I love spending time sitting down and using the various vintage computer systems I’ve collected over the years, but more than that I enjoy learning new bits of history about these systems and how they came to be. While my vintage collection is sizable — 16 systems (excluding consoles and handhelds) — I’ve been a hardware geek for over 30 years and I love to research, so I’ve got pretty rich histories of most of these systems in my head at this point. That’s why I was so happy to see the publication of vintage computing notables Boisy G. Pitre and Bill Loguidice’s CoCo: The Colorful History of Tandy’s Underdog Computer.
When I was a kid, I had to sell one system to fund the next, and so I went through a slew of computers as my fickle self became enamored with the next platform…and the next, and the next. (Long before eBay, it was an ad in the local newspaper.) Most of my collection consists of systems I have owned before, and know well. However, there are a few systems in my collection I’ve picked up because I had a particular interest in them way back when, but never actually owned. One of them is the Tandy Color Computer 3.
Growing up, I fiddled with the CoCo line from the grey, chicklet-keyed original to the final CoCo 3 in Radio Shacks around town. While the CoCo was evolving, I was spending time at home in front of a TI-99/4A, Apple //c, Amiga 1000, and Atari 520ST. Although I found all of the models interesting, it was the CoCo 3 that, to me, held the most appeal given its enhancements over the previous models; it was Tandy’s answer (albeit an 8-bit one) to the Amiga and ST. So finally, back in 2012, I grabbed a nice system on eBay [my CoCo photo gallery] and began exploring the CoCo ecosystem. I found it to be a fascinating little computer, but I couldn’t fully embrace the system because my knowledge of its history was pretty light. That is, until Pitre and Loguidice’s excellent CoCo retrospective brought me fully up to speed.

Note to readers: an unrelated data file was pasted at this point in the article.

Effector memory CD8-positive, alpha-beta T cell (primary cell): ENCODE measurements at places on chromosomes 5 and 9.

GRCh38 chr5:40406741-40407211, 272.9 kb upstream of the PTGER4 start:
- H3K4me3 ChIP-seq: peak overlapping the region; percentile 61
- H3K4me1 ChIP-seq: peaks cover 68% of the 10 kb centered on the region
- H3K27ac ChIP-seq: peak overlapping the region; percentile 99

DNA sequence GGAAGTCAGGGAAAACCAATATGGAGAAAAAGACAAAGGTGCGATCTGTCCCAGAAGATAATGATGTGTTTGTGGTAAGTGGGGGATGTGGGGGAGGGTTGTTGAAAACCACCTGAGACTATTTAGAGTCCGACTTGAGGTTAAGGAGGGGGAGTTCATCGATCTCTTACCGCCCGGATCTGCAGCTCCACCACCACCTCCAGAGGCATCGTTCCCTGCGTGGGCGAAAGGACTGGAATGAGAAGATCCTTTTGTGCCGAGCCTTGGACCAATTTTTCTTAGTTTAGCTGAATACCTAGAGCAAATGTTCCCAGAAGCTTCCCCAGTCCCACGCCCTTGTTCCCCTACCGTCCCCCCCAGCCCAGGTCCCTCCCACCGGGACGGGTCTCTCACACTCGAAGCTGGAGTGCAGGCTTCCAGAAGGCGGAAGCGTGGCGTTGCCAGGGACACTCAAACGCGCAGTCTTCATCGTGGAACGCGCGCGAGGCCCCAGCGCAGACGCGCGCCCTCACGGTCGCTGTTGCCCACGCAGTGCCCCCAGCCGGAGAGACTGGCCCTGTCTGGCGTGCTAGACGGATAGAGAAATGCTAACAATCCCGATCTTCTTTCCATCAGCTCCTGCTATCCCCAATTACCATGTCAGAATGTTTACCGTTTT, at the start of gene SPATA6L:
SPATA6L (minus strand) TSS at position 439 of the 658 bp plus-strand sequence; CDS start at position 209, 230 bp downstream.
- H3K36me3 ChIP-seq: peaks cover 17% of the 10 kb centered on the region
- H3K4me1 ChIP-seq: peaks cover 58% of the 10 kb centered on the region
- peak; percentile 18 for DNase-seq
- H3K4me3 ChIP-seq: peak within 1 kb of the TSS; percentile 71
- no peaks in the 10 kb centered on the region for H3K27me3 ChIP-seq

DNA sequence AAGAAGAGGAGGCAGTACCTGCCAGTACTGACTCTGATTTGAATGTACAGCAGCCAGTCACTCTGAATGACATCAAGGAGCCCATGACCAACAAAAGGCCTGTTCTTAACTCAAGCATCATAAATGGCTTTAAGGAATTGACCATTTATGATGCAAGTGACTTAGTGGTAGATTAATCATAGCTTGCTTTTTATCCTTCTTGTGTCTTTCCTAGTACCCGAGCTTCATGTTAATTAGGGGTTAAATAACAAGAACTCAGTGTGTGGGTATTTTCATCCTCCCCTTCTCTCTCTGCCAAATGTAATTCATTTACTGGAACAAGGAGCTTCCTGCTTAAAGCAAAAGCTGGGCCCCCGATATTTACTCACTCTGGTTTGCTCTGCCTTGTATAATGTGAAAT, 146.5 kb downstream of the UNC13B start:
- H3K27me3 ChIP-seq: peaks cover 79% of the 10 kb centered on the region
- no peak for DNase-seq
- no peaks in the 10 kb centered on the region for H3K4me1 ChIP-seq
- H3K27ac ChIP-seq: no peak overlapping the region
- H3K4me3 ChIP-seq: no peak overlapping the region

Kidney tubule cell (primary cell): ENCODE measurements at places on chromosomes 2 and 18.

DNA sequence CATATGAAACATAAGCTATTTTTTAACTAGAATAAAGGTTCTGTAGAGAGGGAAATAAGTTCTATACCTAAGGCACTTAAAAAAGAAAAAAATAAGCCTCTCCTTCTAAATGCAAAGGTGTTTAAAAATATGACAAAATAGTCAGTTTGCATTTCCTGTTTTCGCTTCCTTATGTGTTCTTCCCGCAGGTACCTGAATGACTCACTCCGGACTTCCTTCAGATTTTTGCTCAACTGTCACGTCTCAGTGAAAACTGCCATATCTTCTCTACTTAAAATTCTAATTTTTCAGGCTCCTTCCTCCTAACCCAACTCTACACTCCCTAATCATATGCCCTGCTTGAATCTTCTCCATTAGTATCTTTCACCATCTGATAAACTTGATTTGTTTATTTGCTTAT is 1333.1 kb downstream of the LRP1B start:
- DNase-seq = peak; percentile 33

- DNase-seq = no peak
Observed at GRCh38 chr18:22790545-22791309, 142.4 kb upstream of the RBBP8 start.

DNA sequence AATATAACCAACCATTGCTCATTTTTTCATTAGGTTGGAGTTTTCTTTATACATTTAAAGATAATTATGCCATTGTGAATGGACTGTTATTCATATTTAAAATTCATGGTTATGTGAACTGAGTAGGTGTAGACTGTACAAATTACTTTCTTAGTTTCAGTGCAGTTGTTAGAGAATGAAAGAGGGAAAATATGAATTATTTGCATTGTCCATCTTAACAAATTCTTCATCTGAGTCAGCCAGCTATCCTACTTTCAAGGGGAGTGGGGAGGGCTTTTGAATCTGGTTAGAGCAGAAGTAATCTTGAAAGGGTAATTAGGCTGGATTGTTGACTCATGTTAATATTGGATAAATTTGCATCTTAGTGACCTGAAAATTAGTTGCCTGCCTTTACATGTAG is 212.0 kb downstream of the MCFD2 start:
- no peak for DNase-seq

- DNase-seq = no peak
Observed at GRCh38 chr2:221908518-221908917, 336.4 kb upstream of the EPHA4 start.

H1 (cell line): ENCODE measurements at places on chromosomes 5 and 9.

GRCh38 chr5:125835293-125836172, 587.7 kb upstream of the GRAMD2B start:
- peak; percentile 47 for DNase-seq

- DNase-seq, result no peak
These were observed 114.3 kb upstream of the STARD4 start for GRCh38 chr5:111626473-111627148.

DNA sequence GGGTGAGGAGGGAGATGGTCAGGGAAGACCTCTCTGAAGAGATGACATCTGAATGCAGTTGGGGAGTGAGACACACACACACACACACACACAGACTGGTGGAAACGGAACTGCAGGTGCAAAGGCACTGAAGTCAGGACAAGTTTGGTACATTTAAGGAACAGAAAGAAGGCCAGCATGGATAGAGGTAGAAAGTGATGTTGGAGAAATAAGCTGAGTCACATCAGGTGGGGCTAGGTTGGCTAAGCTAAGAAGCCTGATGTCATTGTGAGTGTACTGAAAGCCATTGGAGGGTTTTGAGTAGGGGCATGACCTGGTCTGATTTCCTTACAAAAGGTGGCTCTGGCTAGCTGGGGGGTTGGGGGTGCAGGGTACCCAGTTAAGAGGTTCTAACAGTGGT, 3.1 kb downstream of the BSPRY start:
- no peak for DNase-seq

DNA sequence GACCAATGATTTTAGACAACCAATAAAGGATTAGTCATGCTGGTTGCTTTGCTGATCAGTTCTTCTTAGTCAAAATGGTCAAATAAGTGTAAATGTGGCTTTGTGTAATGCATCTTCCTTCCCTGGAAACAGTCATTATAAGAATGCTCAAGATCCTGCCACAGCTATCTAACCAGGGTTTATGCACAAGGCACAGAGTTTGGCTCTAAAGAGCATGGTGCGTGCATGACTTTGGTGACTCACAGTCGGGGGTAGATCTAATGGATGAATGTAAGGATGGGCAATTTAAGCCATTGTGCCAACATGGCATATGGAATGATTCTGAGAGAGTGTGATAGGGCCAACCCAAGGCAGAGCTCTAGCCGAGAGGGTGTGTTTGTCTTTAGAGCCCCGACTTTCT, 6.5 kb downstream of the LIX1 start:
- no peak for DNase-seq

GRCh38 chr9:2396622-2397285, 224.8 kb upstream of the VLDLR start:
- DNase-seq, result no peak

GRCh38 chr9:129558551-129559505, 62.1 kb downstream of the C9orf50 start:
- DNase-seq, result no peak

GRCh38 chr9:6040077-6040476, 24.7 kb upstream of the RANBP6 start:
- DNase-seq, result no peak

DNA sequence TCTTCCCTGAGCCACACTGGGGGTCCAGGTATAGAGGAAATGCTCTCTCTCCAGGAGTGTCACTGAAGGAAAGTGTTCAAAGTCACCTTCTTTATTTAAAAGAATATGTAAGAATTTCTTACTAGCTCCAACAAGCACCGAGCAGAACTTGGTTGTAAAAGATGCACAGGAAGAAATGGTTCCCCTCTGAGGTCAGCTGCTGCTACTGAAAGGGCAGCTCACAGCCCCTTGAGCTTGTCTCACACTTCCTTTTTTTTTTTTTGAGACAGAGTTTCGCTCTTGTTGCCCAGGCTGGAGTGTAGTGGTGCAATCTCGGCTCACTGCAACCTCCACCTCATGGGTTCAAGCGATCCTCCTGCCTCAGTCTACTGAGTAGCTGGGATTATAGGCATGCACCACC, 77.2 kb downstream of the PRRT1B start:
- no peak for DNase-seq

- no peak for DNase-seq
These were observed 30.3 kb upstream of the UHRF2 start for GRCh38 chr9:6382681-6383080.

CoCo: The Colorful History of Tandy’s Underdog Computer starts at the very beginning, in Fort Worth, Texas, with the Hinckley-Tandy Leather Company. From there the authors give the account of the release of the Tandy VIDEOTEX terminal, which brought helpful information to farmers’ televisions via modem. From VIDEOTEX evolved the Color Computer, and Radio Shack’s home computing platform was born. The book underscores the major role that RAINBOW magazine played in rallying a community around the platform — a community that is still active, even today. On from the original Color Computer, we’re taken through the development of the CoCo 2 and the CoCo 3 and even the single existing prototype of the ill-fated CoCo 4. Along the way, a great many engineering anecdotes are detailed in the vein of Tracey Kidder’s The Soul of a New Machine, the model of computer engineering storytelling. I came away from the book with a rich and complete history of the entire Color Computer situation, which is exactly what I wanted out of such a title.
Aside from the history conveyed, for me the book has served as a roadmap of sorts, highlighting particularly interesting areas of the hardware and software to explore. I’ve gotten a lot more out of the CoCo 3 since reading it, and am able to better appreciate its various attributes that I see put to use as I spend time using the machine.
A little should also be said about the book’s authors. Boisy Pitre is a major figure in the CoCo community, running the Cloud-9 CoCo accessory store and hacking together hardware when he’s not doing that (or writing a book). Not too long ago I covered his Liber809 project where, in just three months time, he built an interface board allowing him to hack the brains of a CoCo, the 8-bit Motorola 6809 processor, into an 8-bit Atari and got graphics demo code up and running. And he’s selling the boards on his site. Frankensteining an 8-bit Atari takes some serious chops.
Bill Loguidice I first knew from his all-eras videogame, computer, and technology website, Armchair Arcade, which went online in 2003. Bill has also written a number of books of the same ilk and has put together Gameplay, a documentary film on the history of game making. Of his website, Bill says, “Our ongoing mission is to chronicle the complete history of videogames, computers, and all other types of technology as they continue to impact and enrich our lives each and every day.”
Whatever type of retrocomputing enthusiast you happen to be, I cannot recommend CoCo: The Colorful History of Tandy’s Underdog Computer to you strongly enough. It is an excellent work, and I commend and thank the authors on the thoroughness of the history that they have conveyed in this must-read historical. We sorely need more books like this one that help preserve and share the important histories upon which today’s technological marvels are built.
(Other books in the same spirit that I recommend can be found in a Recommended Reading page that Pitre and Loguidice’s CoCo book inspired me to put together.)